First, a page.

What do you get if you combine the clever heists of Ocean’s Eleven with the multi-POV and superpowers of Zeroes? It’d look something like Leigh Bardugo’s Six of Crows, a new series set in her existing Grisha universe – just make sure you’ve read Shadow and Bone first.
I regret reading Six of Crows before Shadow and Bone. As an introduction to Bardugo’s Grisha-verse, Crows offers a very poor explanation for the magicians and their powers. Snippets of backstories and references to events I’m unfamiliar with are scattered throughout Crows, and I’m sure I would have enjoyed Crows more with the benefit of reading the original series first.
That said, most of the book is easy enough to follow. It centers around Kaz Brekker, a young rogue who runs a powerful criminal gang in Ketterdam – a gambling and tourist destination that barely operates above-board. Kaz agrees to his riskiest gamble yet – to lead his gang into a foreign nation and abduct a scientist working on a powerful drug that amplifies ordinary Grisha magicians into near-godlike beings.
Crows really nails the gritty Industrial-London-inspired vibe, complete with dodgy businessmen, seedy taverns, gambling houses, and slave prostitution. Ketterdam is not a good place, and its inhabitants are not good people – at least, not on the surface. At the heart of every crooked gang member is a softie with a complicated backstory.
Despite the magicians and guns and gangs, Six of Crows is really a character-driven novel. Each of the five Point-of-View characters has a complex backstory that intersects with at least one of the other characters. There are a few twists and turns hidden away in those histories – but after a while, endlessly exploring these backstories becomes a little tiresome.
The actual ‘heist’ can, at times, feel complicated and confused. With so many people in different places, it’s far too easy to lose direction, and almost every sticky situation is revealed as another planned deception. The first few times, it makes me think that Kaz is an expert schemer; by the hundredth time he ‘knew this would happen’, I can’t help but roll my eyes in disbelief.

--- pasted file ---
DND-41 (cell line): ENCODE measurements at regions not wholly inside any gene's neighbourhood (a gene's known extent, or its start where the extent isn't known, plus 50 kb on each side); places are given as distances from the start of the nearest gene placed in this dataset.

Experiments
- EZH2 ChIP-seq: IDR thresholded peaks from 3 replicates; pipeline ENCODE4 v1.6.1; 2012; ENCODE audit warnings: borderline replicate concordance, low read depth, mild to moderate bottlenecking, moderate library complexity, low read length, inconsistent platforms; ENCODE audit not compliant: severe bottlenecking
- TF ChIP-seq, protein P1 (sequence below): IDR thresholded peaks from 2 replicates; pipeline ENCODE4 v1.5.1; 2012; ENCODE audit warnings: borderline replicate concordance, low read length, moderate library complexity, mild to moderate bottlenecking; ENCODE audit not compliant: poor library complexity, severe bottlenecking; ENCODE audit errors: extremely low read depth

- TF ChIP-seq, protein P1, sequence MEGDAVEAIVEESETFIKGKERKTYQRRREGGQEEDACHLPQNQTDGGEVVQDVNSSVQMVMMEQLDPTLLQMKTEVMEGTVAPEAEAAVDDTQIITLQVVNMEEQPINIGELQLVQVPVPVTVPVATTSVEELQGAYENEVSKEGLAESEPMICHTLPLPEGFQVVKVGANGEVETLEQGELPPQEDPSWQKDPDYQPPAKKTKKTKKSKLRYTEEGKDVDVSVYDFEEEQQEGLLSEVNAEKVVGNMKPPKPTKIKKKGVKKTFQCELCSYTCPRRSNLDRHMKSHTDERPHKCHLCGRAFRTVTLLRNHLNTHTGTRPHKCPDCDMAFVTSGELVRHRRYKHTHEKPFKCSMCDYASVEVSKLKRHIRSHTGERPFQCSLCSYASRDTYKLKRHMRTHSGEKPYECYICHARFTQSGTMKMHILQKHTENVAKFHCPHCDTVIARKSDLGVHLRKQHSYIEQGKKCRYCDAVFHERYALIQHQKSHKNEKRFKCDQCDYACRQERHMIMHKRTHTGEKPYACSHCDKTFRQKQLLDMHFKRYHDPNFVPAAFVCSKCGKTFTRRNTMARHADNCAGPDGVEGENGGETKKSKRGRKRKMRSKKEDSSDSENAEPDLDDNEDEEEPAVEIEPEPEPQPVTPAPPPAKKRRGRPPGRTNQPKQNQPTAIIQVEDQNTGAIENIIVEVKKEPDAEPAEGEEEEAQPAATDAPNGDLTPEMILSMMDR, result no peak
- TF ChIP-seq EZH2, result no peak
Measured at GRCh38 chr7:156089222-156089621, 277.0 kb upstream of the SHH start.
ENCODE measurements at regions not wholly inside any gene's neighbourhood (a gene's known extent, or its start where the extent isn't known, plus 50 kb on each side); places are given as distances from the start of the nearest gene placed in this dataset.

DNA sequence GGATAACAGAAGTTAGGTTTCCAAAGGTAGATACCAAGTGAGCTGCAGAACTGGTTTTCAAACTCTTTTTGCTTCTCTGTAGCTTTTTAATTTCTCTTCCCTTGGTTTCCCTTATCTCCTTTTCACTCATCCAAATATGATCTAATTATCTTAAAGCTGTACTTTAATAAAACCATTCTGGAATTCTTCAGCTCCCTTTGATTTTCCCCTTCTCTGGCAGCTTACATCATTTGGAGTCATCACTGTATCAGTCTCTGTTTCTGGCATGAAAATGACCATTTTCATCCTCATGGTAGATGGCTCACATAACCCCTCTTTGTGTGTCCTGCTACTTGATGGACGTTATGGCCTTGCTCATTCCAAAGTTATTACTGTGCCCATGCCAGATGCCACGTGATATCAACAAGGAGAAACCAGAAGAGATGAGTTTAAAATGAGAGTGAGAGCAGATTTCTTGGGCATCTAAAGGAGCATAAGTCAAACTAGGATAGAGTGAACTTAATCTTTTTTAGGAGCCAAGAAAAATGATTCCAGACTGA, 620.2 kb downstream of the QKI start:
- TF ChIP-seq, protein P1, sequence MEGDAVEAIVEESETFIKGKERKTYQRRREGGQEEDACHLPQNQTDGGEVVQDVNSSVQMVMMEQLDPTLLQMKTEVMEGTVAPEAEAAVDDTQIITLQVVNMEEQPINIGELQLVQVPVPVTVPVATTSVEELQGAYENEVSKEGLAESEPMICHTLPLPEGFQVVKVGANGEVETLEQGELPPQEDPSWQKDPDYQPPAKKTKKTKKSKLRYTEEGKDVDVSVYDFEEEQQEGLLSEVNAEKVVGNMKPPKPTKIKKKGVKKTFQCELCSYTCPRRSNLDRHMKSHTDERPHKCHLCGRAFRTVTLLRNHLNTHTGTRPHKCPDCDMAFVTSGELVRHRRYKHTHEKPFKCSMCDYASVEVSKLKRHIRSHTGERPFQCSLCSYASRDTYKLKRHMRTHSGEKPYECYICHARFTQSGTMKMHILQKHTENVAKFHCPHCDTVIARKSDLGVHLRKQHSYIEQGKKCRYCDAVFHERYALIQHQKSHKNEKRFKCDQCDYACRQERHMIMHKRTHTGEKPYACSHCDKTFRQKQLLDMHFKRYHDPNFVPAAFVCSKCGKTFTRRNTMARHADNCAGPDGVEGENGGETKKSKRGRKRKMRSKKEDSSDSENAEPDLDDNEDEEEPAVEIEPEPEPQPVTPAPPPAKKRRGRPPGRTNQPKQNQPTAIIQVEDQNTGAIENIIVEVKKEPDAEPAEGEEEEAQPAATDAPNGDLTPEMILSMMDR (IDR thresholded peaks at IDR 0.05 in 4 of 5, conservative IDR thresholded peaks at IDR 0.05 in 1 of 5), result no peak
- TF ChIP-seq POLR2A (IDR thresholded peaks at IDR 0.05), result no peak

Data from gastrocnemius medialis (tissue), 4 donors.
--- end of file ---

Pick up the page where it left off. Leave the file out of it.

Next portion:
That doesn’t mean Crows is a bad book – in fact, I really liked the book. Unfortunately, everything fell slightly short of my own expectations. I wanted something more that Crows simply didn’t deliver.
Of course, every reader is different, and I quite enjoyed Six of Crows, so I do recommend you read it – the cliffhanger ending will leave you wanting more, and I’ll certainly be keeping an eye out of the sequel, Crooked Kingdom.
Complex backstories and layered characters, with plenty of action and a touch of magical powers. Vivid world description and very memorable characters.
Might need to read Shadow and Bone first. The actual heist feels overtly complicated and the genius foresight wears thin after the characters escape trouble so many times.
An enjoyable fantasy/heist hybrid that offers memorable characters and a gritty industrial feel – just ignore the sometimes-unreasonable logical leaps.